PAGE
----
Tips To Let Go Of Perfectionism And Find Balance In Your Parenting Style
Burnout is a state of emotional exhaustion. A mom feels burnout when she has been out of balance for too long. With so much energy draining out of her, she reaches a point where she feels she has nothing left to give, yet her baby still needs her, and she must go on. She becomes unhappy, angry, and tired; she may start to question her ability to take care of her baby and blame herself for not enjoying motherhood. Women who find high value in being great mothers are at the greatest risk for burnout. A number of factors can tip the balance toward burnout, such as having a high-needs baby, being in an unsupportive environment, navigating challenges within the marriage, having a sensitive soul, dealing with outside pressures, and fostering unrealistic expectations for parenting. Thinking you must “do it all” and not prioritizing your own well-being is a sure road to burnout.
Perfectionism also sets new mommies up for failure. This is true even if outside appearances would suggest that “she has it all together,” or others say, “I don’t know how she does it.” In our culture, being constantly busy equals succeeding, but at what cost? For most of us, this is an area that will need frequent attention and recalibration.
Turning perfection-ism into “good-enough-ism”
“I am not _____ enough.” What words or phrases came to mind? Chances are good that whatever it was is not serving you. Getting stuck in negativity and “not enough-ism” can make it extremely difficult to be productive and focused. Here are some examples of ways to live in a spirit of “good enough” and let go of all-or-nothing thinking. Think of these as mom hacks for getting through the day until you have more energy to give.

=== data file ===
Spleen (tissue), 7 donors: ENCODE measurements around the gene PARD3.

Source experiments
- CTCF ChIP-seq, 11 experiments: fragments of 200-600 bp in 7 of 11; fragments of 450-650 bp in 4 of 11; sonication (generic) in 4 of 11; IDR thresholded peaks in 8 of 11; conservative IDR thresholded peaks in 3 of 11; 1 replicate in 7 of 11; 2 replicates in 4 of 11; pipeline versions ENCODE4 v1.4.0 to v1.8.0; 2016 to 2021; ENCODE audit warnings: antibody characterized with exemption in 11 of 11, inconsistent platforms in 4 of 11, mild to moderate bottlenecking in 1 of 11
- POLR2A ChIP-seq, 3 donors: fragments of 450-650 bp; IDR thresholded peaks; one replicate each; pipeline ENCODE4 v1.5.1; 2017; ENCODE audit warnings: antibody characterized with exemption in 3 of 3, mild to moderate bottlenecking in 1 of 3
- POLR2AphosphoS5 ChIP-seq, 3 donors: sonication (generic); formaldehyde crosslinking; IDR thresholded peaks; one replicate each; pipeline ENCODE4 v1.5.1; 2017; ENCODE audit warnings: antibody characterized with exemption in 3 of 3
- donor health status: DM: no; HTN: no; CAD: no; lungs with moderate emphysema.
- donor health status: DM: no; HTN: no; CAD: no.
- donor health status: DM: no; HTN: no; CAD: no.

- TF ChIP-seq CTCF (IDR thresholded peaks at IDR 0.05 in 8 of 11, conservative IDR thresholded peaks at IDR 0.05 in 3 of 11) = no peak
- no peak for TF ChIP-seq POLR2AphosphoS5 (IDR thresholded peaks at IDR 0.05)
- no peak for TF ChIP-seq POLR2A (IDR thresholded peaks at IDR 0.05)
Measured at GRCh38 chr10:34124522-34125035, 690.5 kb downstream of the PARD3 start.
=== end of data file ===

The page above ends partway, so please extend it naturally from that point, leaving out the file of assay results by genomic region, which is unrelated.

7 Tips to Stay Optimistic During a Stressful Parenting Day
- Think of any exercise as a victory, even if it’s “just” five minutes.
- Let a clean-enough house be good enough. Let go of the need for a perfectly tidy environment.
- Maybe you only ate one vegetable today. That’s good enough.
- Buy a store-bought meal (like rotisserie chicken).
- No time to shower? At least wash your face and put on some mascara or lip gloss, or one thing that helps you feel pretty.
- Baby won’t sleep? Put her in a carrier and walk/rock. Maybe you can get a nap out of it also!
- Use a simple way to keep track of milestones or memories, like an app or an email address where you send quick messages to yourself. The fancy baby book can wait.
This may all seem like common sense, but most moms will agree that finding balance and letting go of perfectionism is much easier said than done! Give yourself space and grace to find what works for you and your family. This “mom gig” is not easy, and there will undoubtedly be hard days no matter what you do. Love yourself, love and serve your family, breathe, and accept help whenever possible.
Martha Sears, Healthy Motherhood Journal
Martha is the mother of Dr. Bill’s eight children, a registered nurse, a former childbirth educator, a La Leche League leader, and a lactation consultant. Martha is the co-author of 25 parenting books and is a popular lecturer and media guest drawing on her 18 years of breastfeeding experience with her eight children (including Stephen with Down Syndrome and Lauren, her adopted daughter). Martha speaks frequently at national parenting conferences and is noted for her advice on how to handle the most common problems facing today’s mothers with their changing lifestyles. Martha is able to connect with both full-time, stay-at-home mothers and working mothers because she herself has experienced both styles of parenting. Martha takes great pride in referring to herself as a “professional mother” and one of her favorite quips when someone voices their concern about her having eight children in an already populated world is: “The world needs my children.”